5 Steps for Effective Feedback

Prepare – Management Training in Denver, Colorado

Depending on your personality style, some of you will be more likely to want to prepare than others. If you take time to reflect on the feedback that needs to be given (whether positive or constructive), it will be more meaningful and have more of an impact. The tool that we teach in our trainings is called WIR-LA, and if you follow the steps it will help you be ready to give feedback and make uncomfortable situations more manageable.Often entry level managers are giving little training. This feedback tool is very helpful for Management Training in Denver, Colorado and beyond.

Step 1: What happened?

This may seem obvious, but it is the most important step in the process. Because most people are not open to constructive, or even positive feedback, the setup for the conversation is everything. Make sure it is at a good time when they can give you their full attention. Be open to rescheduling the conversation if necessary.  When you start with “what happened” – the most important thing is to make sure that the data is objective. That is, there are none of your own judgements or evaluations sneaking into the data.

For example, let’s say that John didn’t get his report in on time – again! As his manager, you need to give him feedback. Here are two options for the “what happened”.

1. You’re always late with your reports.
2. The report was due by 5 yesterday.

Which is the data? Of course, the answer is b. Statement a. contains the word “always,” which is a judgement. The more specific you can be with your data, the better.  Think of a situation where you need to give feedback, and write down the “what happened” as if a camera would have recorded it.

Step 2: Impact

What was the impact of the behavior? To you, to the team, to the organization? People sometimes don’t understand why what they did or didn’t do is a big deal until they get the impact on others. So, in the above example the impact could be many different things depending on your work situation. For example: I couldn’t get in my report because I was waiting on your information. We didn’t have the data ready for the client, which cost us the contract.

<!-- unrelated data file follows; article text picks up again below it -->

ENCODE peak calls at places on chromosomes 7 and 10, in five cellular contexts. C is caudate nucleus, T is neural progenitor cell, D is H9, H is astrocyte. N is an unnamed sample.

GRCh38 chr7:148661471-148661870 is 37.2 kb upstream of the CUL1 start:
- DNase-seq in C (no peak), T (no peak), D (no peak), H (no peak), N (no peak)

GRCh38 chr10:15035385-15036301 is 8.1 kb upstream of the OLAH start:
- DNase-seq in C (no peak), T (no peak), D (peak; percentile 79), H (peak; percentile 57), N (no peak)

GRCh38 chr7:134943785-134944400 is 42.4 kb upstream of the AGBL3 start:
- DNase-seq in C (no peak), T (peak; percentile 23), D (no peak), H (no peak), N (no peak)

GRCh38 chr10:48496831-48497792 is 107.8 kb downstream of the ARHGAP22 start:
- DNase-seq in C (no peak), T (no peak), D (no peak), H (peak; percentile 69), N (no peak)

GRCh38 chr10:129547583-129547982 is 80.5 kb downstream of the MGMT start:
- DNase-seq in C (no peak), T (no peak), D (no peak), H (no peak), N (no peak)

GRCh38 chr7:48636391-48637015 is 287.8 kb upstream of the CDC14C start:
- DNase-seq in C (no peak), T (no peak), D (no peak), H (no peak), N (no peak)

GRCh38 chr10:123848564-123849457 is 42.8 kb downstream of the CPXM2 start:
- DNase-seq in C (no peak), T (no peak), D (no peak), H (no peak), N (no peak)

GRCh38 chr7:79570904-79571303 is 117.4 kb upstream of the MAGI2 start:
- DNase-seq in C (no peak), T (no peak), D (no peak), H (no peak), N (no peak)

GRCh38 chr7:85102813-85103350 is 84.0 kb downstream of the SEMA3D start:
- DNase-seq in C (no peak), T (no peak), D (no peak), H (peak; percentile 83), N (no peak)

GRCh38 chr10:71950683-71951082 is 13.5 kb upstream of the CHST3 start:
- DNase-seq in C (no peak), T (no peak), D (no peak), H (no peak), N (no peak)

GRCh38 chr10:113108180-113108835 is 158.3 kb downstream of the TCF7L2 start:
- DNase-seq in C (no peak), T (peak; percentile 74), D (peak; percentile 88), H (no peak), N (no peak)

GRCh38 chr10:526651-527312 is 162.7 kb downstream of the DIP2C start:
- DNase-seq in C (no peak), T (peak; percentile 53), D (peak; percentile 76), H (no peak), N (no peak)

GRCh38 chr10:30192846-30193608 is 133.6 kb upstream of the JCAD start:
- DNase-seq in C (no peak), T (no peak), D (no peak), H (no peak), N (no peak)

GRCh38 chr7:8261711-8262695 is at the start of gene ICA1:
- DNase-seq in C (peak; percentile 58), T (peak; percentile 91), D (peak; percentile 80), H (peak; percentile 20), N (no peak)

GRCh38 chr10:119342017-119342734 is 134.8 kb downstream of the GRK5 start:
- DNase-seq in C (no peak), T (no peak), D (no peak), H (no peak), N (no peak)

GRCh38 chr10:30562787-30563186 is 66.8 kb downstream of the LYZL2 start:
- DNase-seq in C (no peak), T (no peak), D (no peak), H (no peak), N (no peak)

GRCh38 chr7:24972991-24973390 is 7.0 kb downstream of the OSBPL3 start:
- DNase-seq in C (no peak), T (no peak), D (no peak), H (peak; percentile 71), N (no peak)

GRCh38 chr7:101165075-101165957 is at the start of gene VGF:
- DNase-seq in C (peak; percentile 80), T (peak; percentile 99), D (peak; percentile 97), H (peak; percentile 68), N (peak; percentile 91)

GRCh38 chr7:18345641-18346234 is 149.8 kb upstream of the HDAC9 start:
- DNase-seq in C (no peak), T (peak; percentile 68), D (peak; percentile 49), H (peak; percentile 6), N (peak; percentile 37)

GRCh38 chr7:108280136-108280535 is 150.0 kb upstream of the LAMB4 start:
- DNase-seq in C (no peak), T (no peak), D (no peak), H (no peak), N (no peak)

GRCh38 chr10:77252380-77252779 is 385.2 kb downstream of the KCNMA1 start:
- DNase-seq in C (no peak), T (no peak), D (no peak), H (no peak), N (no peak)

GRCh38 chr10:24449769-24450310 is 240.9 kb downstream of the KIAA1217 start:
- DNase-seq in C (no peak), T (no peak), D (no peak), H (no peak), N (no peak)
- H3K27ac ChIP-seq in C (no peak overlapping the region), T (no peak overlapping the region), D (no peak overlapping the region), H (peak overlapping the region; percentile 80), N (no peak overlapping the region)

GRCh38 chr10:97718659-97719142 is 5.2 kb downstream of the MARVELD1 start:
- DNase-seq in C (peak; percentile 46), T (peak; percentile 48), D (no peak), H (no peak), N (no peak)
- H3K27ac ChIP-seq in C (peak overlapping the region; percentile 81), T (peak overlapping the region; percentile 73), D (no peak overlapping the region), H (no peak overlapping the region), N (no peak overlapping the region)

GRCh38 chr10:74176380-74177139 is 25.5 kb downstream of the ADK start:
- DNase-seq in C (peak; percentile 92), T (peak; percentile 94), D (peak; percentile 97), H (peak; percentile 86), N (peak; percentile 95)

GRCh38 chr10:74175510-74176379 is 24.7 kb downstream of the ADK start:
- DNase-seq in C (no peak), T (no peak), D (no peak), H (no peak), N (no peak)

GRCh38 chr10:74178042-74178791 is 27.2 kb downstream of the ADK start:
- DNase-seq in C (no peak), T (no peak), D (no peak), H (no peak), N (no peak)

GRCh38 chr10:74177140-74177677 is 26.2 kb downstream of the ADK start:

Think about your situation, and what was the impact of the “what happened.”

Step 3: Request

Now think about what your request is of the person. It might be something like: I would like you to apologize to my boss and explain what happened. Are you willing to do that? Or, we have another report due on Friday, I want to make sure you can get it in on time. Do you need any support?

One of the most important parts about a request is that you get a clear “yes” to your request. So when you ask, can you get it in on time – you need to get either a “yes” or – here’s the support I need to do that.

Step 4: Listen

This is an organic part of the process and might not be “step 4.” Just be prepared to actually set your agenda aside and listen fully to what the other person has to say. Many of us think we are listening when we are really just waiting for a space to say what we want to say.

Step 5: Agreement

You may have to go through steps 3 and 4 a few times to get a clear request and listen to the other person’s point of view. If possible, collaborate to agreement – that is, find a win-win solution. If necessary, put the agreement in writing.

So there you have it, that’s the WIR-LA. Here are two examples, one for constructive and one for positive feedback.

Example 1: Constructive Feedback

  1. W (What happened): When you didn’t let me know the names and emails of everyone in
    the class tomorrow

  2. I (Impact):                I wasn’t able to get the assessments out in time which means not
    everyone will have their reports. This will impact the training as I will
    have to give people time to do their assessments at the beginning of
    class.

  3. R (Request)             Next time can you put it in your calendar so that you don’t miss that
    deadline?

  4. (Listen)

  5. (Agreement)            Find a way to come to agreement (go through listening and requests
    until you get a “yes”)

Example 2: Positive Feedback (often only steps 1 and 2 are necessary)

  1. W (What happened) I saw that you gave some great ideas in the meeting. Especially the
    one about restructuring our procurement process.

  2. I (Impact)                 When you speak up it really makes our team more effective and
    creative. Thanks for your good work.

Now you are ready to give some great feedback! Transformative Solutions offers Management Training in Denver, Colorado and beyond. Contact us for a free needs assessment. contact@transformativetraining.com

Management Training in Denver, Colorado

 Jeannie Gunter, MA President and Founder

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